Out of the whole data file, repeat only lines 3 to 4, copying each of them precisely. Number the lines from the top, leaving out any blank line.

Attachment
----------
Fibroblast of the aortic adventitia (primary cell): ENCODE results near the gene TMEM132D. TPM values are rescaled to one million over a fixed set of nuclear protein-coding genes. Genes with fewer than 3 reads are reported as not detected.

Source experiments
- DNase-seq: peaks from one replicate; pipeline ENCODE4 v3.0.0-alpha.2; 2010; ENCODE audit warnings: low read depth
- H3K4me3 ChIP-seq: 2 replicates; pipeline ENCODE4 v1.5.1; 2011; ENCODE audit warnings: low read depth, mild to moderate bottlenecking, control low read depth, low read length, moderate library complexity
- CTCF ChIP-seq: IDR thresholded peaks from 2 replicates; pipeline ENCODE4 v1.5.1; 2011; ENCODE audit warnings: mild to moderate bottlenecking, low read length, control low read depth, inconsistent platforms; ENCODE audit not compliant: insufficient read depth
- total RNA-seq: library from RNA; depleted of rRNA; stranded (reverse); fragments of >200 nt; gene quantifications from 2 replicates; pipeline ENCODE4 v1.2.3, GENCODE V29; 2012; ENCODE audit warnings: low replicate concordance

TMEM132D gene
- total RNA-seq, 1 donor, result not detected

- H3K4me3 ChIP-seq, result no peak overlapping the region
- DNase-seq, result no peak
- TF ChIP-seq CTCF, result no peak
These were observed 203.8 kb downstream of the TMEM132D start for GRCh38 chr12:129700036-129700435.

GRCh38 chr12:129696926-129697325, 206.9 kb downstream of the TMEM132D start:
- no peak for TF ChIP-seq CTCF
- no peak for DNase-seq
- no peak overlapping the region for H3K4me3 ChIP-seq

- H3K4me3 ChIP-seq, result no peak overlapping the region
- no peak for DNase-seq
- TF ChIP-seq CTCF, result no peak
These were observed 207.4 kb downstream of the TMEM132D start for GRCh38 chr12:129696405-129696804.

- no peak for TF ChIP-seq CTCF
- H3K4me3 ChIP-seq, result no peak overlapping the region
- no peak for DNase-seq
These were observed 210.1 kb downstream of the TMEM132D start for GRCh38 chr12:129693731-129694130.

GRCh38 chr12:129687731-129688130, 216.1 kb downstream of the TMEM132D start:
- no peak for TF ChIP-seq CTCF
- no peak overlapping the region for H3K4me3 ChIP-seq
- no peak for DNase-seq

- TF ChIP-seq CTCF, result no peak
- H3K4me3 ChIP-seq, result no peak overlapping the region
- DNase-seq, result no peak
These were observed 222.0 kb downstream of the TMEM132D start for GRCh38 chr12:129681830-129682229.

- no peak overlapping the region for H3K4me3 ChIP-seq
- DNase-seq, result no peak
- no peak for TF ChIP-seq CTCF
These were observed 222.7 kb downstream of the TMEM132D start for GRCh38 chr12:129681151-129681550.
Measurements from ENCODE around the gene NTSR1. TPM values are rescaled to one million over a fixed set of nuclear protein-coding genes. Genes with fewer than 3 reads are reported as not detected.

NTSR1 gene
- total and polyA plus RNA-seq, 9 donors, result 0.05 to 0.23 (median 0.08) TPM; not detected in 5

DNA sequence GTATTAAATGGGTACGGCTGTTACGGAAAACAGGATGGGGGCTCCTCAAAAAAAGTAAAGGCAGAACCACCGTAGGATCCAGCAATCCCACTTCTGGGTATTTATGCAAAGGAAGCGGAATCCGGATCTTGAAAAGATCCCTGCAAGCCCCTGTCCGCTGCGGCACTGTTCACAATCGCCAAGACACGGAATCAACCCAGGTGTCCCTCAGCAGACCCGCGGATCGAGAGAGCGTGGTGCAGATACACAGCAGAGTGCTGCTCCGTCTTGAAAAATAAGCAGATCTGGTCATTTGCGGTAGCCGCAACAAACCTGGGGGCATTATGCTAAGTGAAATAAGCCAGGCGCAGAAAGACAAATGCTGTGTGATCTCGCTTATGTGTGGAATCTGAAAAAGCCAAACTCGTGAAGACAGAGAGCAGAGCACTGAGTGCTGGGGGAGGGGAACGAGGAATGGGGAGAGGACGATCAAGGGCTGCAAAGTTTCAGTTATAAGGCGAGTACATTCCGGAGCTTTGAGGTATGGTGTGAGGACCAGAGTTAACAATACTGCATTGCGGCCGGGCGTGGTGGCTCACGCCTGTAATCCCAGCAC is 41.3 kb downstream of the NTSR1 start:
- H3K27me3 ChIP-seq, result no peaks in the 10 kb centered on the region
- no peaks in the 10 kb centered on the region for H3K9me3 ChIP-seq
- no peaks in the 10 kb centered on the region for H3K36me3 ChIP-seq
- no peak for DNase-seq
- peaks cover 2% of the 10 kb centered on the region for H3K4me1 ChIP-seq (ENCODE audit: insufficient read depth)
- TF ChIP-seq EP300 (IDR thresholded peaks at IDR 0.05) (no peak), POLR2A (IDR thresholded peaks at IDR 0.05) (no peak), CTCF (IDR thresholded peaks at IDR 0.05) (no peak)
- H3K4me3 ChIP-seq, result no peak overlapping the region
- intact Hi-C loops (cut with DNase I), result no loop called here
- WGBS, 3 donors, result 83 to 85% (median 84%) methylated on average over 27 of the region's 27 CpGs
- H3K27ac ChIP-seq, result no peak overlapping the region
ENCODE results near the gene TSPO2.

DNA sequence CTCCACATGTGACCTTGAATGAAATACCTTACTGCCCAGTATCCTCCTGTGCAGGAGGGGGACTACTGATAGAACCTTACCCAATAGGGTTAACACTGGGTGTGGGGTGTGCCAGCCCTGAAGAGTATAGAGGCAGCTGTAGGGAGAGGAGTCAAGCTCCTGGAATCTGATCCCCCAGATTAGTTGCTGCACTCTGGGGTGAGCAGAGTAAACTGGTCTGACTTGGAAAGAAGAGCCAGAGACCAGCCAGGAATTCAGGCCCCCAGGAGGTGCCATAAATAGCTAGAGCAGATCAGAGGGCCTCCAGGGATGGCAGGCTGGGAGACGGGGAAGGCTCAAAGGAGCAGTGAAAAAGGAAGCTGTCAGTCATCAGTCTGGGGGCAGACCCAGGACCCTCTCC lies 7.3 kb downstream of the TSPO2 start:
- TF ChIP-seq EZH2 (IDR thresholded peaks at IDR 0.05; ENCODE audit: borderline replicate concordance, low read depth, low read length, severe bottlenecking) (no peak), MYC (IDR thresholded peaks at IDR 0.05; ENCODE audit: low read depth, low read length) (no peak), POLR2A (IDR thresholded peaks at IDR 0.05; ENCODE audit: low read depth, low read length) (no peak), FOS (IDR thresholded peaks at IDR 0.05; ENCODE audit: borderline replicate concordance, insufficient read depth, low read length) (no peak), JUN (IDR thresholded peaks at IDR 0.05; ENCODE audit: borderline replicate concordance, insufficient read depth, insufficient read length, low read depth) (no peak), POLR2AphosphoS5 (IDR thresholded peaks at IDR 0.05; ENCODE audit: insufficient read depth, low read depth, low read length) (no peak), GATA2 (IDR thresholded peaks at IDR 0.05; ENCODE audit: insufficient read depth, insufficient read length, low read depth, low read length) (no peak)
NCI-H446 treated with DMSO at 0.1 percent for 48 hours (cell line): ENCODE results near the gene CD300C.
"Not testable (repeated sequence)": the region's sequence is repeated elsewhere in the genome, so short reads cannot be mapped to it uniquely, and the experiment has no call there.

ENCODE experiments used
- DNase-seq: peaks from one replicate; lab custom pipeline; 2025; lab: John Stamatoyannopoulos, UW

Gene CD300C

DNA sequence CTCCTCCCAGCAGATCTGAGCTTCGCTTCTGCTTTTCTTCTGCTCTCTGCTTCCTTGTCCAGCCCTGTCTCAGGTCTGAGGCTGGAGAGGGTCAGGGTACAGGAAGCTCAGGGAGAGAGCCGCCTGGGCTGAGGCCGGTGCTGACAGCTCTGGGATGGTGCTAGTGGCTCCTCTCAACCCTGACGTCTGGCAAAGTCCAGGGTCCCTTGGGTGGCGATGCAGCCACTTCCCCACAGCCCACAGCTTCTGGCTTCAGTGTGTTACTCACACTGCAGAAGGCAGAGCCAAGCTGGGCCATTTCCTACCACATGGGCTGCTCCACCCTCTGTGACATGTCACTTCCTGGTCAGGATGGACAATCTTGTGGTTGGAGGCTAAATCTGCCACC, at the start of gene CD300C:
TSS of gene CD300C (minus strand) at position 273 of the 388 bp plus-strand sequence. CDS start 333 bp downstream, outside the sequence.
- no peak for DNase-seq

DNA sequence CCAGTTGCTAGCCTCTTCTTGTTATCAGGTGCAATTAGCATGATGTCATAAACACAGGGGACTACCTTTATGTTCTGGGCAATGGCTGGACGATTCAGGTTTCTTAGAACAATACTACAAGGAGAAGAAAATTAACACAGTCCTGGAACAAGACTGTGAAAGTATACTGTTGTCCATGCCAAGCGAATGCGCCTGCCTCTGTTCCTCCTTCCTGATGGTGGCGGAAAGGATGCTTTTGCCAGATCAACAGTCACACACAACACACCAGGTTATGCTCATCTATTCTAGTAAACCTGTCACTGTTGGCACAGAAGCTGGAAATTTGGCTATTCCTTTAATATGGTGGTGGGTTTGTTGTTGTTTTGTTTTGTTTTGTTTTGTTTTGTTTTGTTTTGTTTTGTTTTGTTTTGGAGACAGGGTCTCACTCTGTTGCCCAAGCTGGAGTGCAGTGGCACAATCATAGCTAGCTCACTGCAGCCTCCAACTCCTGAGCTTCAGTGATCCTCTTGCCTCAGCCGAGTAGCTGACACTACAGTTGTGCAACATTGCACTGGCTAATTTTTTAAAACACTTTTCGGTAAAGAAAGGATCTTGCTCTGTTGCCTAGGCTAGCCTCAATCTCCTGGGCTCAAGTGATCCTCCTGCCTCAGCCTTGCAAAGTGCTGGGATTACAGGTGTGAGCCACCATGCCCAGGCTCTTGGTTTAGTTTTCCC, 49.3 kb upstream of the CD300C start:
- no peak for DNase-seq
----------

- DNase-seq: peaks from one replicate; pipeline ENCODE4 v3.0.0-alpha.2; 2010; ENCODE audit warnings: low read depth
- H3K4me3 ChIP-seq: 2 replicates; pipeline ENCODE4 v1.5.1; 2011; ENCODE audit warnings: low read depth, mild to moderate bottlenecking, control low read depth, low read length, moderate library complexity